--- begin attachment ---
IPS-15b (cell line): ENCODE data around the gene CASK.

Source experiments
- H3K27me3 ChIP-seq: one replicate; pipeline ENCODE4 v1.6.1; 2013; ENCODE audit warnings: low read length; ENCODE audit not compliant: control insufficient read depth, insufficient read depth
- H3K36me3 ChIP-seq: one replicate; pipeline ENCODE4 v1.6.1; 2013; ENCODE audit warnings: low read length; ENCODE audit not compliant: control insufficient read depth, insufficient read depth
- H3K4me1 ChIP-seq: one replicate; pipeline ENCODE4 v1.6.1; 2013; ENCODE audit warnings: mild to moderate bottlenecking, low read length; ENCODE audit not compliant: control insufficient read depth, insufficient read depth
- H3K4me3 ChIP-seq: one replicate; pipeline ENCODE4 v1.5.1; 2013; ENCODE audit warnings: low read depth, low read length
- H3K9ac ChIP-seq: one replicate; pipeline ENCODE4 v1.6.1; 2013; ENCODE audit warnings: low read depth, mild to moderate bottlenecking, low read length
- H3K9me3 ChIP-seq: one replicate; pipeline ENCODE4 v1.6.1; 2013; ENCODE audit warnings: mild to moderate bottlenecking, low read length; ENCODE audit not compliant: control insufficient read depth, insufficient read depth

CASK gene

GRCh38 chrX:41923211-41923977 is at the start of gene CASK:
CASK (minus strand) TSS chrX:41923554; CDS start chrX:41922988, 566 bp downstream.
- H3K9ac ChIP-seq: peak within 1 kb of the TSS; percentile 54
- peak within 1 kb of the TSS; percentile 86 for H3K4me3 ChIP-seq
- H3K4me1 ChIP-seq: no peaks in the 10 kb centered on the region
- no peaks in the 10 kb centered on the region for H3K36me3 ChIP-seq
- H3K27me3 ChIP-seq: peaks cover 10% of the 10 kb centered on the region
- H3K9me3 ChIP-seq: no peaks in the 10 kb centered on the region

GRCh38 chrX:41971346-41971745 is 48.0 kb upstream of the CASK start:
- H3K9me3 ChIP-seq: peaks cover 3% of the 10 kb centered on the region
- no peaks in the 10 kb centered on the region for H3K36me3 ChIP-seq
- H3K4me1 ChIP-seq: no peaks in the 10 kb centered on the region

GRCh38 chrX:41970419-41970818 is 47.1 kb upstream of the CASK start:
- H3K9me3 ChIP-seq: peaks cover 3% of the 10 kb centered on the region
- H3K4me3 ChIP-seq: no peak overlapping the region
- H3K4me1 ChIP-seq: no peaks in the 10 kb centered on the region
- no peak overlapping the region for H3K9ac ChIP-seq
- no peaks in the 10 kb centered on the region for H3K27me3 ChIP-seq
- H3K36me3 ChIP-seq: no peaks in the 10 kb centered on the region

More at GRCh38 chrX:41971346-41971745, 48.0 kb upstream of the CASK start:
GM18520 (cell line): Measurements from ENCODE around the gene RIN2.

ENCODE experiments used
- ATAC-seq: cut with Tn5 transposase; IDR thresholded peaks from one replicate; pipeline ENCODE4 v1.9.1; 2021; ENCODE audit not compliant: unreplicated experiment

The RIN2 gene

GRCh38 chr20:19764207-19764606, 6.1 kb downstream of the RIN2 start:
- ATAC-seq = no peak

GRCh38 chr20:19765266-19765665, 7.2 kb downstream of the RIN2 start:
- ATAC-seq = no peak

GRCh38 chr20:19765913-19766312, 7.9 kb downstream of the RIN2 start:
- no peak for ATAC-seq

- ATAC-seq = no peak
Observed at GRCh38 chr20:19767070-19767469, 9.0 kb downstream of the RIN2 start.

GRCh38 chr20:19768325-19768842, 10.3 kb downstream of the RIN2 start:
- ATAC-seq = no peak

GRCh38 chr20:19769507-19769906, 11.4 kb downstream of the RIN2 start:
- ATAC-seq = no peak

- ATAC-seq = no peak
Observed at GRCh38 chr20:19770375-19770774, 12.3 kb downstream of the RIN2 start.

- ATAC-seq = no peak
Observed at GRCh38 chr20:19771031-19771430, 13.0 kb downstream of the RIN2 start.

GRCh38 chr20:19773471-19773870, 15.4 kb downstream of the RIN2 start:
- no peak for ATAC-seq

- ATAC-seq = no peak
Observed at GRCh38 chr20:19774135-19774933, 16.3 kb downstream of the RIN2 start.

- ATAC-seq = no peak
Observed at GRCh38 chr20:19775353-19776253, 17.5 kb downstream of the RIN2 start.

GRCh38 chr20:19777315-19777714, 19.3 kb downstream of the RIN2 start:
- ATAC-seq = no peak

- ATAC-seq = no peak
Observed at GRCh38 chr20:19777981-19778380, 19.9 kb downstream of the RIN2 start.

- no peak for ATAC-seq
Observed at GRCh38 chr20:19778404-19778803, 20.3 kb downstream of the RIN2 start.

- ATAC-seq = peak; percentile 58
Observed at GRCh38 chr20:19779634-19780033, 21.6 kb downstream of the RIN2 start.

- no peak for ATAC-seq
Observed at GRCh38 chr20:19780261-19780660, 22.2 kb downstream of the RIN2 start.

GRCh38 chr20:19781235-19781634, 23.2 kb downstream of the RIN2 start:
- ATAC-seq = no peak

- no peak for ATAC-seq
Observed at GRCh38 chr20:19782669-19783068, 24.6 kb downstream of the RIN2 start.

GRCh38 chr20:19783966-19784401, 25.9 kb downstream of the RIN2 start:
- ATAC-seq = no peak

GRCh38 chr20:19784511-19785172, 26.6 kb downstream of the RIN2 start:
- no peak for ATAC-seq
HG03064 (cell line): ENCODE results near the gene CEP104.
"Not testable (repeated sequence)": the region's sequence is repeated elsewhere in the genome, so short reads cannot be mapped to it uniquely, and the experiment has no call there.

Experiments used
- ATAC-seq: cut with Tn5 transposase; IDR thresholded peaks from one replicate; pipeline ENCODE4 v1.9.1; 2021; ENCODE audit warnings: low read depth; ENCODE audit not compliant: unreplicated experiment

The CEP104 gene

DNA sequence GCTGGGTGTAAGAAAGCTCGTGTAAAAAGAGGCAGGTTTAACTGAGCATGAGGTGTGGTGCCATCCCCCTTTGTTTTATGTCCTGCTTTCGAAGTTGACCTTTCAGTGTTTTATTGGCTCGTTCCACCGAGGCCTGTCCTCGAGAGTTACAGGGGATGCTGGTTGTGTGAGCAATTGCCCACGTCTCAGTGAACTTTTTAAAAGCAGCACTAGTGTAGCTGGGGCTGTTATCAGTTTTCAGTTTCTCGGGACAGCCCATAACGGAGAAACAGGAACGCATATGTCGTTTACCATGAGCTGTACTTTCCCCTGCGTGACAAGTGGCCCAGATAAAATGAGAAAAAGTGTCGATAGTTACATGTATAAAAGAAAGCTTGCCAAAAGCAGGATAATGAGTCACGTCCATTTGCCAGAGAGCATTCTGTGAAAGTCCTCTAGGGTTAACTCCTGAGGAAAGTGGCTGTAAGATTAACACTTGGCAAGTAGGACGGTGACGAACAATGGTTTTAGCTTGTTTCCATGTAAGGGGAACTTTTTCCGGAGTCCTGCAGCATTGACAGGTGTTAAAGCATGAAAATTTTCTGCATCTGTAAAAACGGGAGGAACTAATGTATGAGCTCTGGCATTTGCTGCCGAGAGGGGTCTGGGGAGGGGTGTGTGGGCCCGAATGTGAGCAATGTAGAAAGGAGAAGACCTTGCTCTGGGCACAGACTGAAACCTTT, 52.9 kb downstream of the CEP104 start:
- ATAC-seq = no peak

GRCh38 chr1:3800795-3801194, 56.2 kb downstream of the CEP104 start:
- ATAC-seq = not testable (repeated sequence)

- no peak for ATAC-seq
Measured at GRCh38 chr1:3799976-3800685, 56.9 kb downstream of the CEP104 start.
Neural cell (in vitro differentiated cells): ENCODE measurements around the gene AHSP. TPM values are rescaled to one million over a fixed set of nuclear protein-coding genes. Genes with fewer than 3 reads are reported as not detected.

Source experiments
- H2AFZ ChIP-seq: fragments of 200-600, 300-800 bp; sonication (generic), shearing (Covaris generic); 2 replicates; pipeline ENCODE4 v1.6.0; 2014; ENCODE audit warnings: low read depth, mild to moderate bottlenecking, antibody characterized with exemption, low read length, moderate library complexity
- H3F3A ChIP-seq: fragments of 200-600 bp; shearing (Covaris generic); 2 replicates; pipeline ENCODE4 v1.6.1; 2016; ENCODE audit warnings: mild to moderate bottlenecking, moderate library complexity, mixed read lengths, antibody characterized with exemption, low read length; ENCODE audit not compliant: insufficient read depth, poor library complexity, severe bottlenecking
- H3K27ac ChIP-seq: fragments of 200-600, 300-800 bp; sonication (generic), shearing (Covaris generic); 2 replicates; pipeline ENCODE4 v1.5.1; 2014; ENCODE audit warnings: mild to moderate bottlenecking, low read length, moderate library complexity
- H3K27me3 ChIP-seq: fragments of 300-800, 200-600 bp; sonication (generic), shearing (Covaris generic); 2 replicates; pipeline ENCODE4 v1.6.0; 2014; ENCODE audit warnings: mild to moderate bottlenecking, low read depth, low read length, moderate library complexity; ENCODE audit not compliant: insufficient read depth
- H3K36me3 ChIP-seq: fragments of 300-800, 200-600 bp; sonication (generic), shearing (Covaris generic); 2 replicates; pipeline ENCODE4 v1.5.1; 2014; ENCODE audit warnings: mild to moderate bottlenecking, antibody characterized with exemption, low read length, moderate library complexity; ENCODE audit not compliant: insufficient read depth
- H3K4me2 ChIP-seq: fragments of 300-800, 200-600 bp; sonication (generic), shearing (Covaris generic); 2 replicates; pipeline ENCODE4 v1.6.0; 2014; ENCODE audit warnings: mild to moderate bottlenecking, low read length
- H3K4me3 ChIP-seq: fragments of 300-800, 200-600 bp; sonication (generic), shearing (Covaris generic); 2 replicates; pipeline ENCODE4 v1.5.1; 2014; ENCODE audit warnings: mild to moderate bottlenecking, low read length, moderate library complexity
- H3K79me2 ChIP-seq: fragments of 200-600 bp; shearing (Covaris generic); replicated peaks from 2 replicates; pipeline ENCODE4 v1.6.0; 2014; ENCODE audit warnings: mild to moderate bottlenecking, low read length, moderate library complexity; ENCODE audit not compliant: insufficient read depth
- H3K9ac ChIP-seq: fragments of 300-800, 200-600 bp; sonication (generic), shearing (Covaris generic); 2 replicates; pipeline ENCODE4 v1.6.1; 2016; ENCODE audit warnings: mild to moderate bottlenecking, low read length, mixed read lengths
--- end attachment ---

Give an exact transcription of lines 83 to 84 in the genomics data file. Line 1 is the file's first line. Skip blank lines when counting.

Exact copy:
- no peak for ATAC-seq
Measured at GRCh38 chr1:3799976-3800685, 56.9 kb downstream of the CEP104 start.